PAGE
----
The Top Seven Bowls of Ramen in San Francisco
Although Bay Area Japanese noodle connoisseurs have long insisted you need to go to the South Bay for great ramen, the popular comfort food is beginning to develop a legion of followers here in San Francisco. Identified by a rich broth—milky with emulsified fat—and long, springy alkaline noodles, there are textbook bowls of ramen to be found from the Marina to the Outer Sunset. Here's where to go when the craving hits.
1) Nombe, (2491 Mission St.)
This two-year-old Mission izakaya recently brought in a ramen master as executive chef. Bucking the trend in pork-based broth, Nori Sugie uses beef bones and less fat than is customary, creating a remarkably light, yet flavorful broth. Each bowl's meaty flavor is cut with briny pillows of emulsified uni. We order falling-from-the-bone oxtail or velvety beef tongue and always add a willowy soy-steeped egg.
2) Izakaya Sozai (1500 Irving St.)
Some say the pork-based tonkotsu ramen here is the city's best. Done in the traditional style, the creamy rich broth hides a half egg, a slab of pork belly and a few sheets of seaweed. There are no frills, but the addictively umami-laced soup continues to be a must-order.
3) Chotto (3317 Steiner St.)
Another addition to the fancy ramen camp, Chotto's chef Armando Justo gets his own proprietary noodles made with a touch of egg in San Jose. The broth is a tonkotsu-miso blend, which gains interest from two slices of house-marinated chasu (pork loin), nuggets of ground pork, chives, bean sprouts, bamboo shoots and sheets of nori.
4) Ken Ken (3378 18th St.)
One of the most vegetarian and vegan friendly ramen options in town, former pop-up shop gone permanent, Ken Ken offers miso, soy, salt or vegan broths with bok choy and baby corn in every bowl. It's all served in a bare-bones Mission room with a live-edge reclaimed wood bar and Boba Guys artisan sippers.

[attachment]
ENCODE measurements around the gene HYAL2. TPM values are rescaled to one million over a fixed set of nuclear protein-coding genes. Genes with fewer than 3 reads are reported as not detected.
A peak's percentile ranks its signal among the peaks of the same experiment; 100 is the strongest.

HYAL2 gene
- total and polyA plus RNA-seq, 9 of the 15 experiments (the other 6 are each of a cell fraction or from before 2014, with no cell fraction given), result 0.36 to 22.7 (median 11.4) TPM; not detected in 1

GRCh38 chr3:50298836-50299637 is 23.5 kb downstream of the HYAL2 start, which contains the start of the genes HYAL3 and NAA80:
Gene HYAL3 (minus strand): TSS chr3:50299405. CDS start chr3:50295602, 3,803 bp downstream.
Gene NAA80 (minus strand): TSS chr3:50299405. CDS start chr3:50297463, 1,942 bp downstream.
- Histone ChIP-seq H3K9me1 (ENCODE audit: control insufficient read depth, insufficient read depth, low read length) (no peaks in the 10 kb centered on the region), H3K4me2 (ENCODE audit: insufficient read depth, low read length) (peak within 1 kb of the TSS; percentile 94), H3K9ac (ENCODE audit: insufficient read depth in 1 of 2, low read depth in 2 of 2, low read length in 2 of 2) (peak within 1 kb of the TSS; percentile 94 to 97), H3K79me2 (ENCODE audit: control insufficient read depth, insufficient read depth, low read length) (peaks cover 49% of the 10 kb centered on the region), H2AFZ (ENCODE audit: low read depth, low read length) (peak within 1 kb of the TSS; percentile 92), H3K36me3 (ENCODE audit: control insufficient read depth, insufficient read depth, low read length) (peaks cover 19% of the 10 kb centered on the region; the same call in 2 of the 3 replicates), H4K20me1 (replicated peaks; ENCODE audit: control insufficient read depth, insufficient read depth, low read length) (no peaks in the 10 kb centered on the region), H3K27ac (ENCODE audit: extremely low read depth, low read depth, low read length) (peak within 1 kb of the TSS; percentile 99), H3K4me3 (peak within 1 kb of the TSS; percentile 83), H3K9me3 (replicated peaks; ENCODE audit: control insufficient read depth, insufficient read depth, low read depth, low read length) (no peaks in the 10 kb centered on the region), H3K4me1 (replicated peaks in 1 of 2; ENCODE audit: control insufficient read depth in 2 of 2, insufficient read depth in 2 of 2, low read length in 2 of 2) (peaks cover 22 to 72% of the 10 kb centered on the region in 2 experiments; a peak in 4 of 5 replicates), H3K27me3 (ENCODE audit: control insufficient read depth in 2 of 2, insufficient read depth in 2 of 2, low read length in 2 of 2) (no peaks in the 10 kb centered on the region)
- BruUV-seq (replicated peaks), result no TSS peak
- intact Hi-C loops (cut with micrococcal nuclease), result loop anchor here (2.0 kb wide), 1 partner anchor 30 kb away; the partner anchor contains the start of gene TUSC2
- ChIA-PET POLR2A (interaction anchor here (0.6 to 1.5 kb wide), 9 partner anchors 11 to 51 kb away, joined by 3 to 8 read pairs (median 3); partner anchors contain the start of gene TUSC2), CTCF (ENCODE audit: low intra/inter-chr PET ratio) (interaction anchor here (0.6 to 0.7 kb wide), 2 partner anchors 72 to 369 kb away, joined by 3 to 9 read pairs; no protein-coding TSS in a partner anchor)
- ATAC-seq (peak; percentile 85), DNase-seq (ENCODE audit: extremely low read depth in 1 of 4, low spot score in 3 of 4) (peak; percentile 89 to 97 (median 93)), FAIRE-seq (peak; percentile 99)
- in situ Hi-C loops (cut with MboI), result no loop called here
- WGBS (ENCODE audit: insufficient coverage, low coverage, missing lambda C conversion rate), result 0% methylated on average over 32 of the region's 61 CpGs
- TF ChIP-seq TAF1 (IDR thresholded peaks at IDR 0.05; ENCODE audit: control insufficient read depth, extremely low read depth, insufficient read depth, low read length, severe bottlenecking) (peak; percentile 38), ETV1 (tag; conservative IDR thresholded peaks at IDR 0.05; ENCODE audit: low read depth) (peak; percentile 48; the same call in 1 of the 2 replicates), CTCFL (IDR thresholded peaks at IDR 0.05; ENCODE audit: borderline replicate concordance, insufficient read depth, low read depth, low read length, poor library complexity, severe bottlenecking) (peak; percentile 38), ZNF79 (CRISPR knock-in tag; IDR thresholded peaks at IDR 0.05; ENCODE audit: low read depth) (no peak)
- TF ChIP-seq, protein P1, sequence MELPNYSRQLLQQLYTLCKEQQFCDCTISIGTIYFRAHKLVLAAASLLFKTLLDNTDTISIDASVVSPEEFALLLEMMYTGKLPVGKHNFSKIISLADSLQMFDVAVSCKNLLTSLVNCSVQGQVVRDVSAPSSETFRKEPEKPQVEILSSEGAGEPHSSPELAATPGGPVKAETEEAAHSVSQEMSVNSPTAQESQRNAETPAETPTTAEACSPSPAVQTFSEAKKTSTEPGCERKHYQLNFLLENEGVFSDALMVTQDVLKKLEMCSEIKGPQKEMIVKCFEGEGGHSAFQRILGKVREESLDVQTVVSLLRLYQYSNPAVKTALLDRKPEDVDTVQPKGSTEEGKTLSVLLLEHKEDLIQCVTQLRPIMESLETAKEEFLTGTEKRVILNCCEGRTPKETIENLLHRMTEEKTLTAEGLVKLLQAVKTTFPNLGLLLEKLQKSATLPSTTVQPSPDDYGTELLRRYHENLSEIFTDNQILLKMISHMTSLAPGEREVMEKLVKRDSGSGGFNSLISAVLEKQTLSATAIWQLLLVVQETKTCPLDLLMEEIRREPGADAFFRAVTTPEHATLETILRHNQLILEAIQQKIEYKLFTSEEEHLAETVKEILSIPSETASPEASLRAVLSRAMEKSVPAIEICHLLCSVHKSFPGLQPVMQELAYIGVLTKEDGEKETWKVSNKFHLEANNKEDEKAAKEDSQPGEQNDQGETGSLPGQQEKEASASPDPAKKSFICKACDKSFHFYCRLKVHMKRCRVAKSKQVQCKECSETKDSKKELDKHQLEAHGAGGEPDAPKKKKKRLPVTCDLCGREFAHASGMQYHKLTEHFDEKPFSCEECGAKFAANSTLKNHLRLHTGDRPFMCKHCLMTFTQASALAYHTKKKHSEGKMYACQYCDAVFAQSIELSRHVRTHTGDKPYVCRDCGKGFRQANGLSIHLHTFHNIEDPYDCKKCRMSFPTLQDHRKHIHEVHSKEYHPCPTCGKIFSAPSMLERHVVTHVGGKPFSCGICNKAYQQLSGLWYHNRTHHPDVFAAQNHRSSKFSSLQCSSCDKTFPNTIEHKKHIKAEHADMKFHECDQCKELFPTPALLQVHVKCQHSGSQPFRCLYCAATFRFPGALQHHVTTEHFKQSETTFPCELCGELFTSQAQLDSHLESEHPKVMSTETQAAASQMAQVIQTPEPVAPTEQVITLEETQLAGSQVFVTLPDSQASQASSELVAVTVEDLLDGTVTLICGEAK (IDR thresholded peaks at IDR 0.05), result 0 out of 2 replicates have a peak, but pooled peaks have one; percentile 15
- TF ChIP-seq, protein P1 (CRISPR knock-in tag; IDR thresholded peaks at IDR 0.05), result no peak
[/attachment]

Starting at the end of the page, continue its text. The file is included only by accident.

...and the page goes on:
5) Saiwaii (2240 Irving @ 23rd)
The tonkotsu ramen with spicy garlic and stewed pork belly is what keeps aficionados coming to the Outer Sunset to Saiwaii—not to mention the gloomier chill to 23rd and Irving Streets, which always sets the tone for a warming noodle bowl.
6) Kirimachi, (450 Broadway @ Kearny)
This two-month-old North Beach pop-up is already being compared to Saiwaii, although the general consensus is that the broth here is a bit on the lighter side. Owner Leonardi Gondoputro offers tonkotsu, chicken miso and plain miso broths with custom-made noodles and quality meats from Marin Sun Farms.
7) Katana-ya (430 Geary St. @ Mason)
This Union Square outpost comes with all the masochism people expect from a cult-followed hole-in-the-wall. Brave long lines and surly service to be rewarded with staggering ramen permutations: specify density (rich or light), flavor (soy, miso or salt), and spiciness before diving into all the possible toppings. Steer clear of the seductive deep fried chicken ramen and stick with the standard BBQ pork. Hot tip: the tourists have caught on to this one, so it's best to go before the lunch rush, or for late night noodles until 1 a.m.
Where's your favorite bowl of ramen? Tell us in the comments.